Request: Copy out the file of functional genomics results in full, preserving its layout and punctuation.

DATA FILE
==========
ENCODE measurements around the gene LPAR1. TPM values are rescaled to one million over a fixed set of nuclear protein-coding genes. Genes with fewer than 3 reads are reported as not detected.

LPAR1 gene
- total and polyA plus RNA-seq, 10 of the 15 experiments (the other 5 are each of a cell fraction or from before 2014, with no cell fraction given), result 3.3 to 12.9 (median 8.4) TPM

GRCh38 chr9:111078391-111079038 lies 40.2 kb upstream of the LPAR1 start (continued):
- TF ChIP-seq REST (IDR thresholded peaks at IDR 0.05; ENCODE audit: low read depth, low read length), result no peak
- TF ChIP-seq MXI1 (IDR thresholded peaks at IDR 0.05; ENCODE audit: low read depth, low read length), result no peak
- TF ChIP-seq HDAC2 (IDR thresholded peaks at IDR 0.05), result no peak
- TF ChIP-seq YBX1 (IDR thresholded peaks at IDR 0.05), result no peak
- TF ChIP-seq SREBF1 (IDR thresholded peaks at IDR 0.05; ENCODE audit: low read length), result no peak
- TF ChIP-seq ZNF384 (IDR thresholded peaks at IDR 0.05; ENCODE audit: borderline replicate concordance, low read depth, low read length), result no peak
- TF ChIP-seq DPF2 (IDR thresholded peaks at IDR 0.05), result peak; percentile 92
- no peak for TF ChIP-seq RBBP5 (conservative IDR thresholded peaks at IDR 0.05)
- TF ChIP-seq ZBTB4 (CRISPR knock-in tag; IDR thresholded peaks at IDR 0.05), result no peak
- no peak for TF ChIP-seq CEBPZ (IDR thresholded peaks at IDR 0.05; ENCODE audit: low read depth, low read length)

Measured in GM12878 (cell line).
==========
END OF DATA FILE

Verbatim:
ENCODE measurements around the gene LPAR1. TPM values are rescaled to one million over a fixed set of nuclear protein-coding genes. Genes with fewer than 3 reads are reported as not detected.

LPAR1 gene
- total and polyA plus RNA-seq, 10 of the 15 experiments (the other 5 are each of a cell fraction or from before 2014, with no cell fraction given), result 3.3 to 12.9 (median 8.4) TPM

GRCh38 chr9:111078391-111079038 lies 40.2 kb upstream of the LPAR1 start (continued):
- TF ChIP-seq REST (IDR thresholded peaks at IDR 0.05; ENCODE audit: low read depth, low read length), result no peak
- TF ChIP-seq MXI1 (IDR thresholded peaks at IDR 0.05; ENCODE audit: low read depth, low read length), result no peak
- TF ChIP-seq HDAC2 (IDR thresholded peaks at IDR 0.05), result no peak
- TF ChIP-seq YBX1 (IDR thresholded peaks at IDR 0.05), result no peak
- TF ChIP-seq SREBF1 (IDR thresholded peaks at IDR 0.05; ENCODE audit: low read length), result no peak
- TF ChIP-seq ZNF384 (IDR thresholded peaks at IDR 0.05; ENCODE audit: borderline replicate concordance, low read depth, low read length), result no peak
- TF ChIP-seq DPF2 (IDR thresholded peaks at IDR 0.05), result peak; percentile 92
- no peak for TF ChIP-seq RBBP5 (conservative IDR thresholded peaks at IDR 0.05)
- TF ChIP-seq ZBTB4 (CRISPR knock-in tag; IDR thresholded peaks at IDR 0.05), result no peak
- no peak for TF ChIP-seq CEBPZ (IDR thresholded peaks at IDR 0.05; ENCODE audit: low read depth, low read length)

Measured in GM12878 (cell line).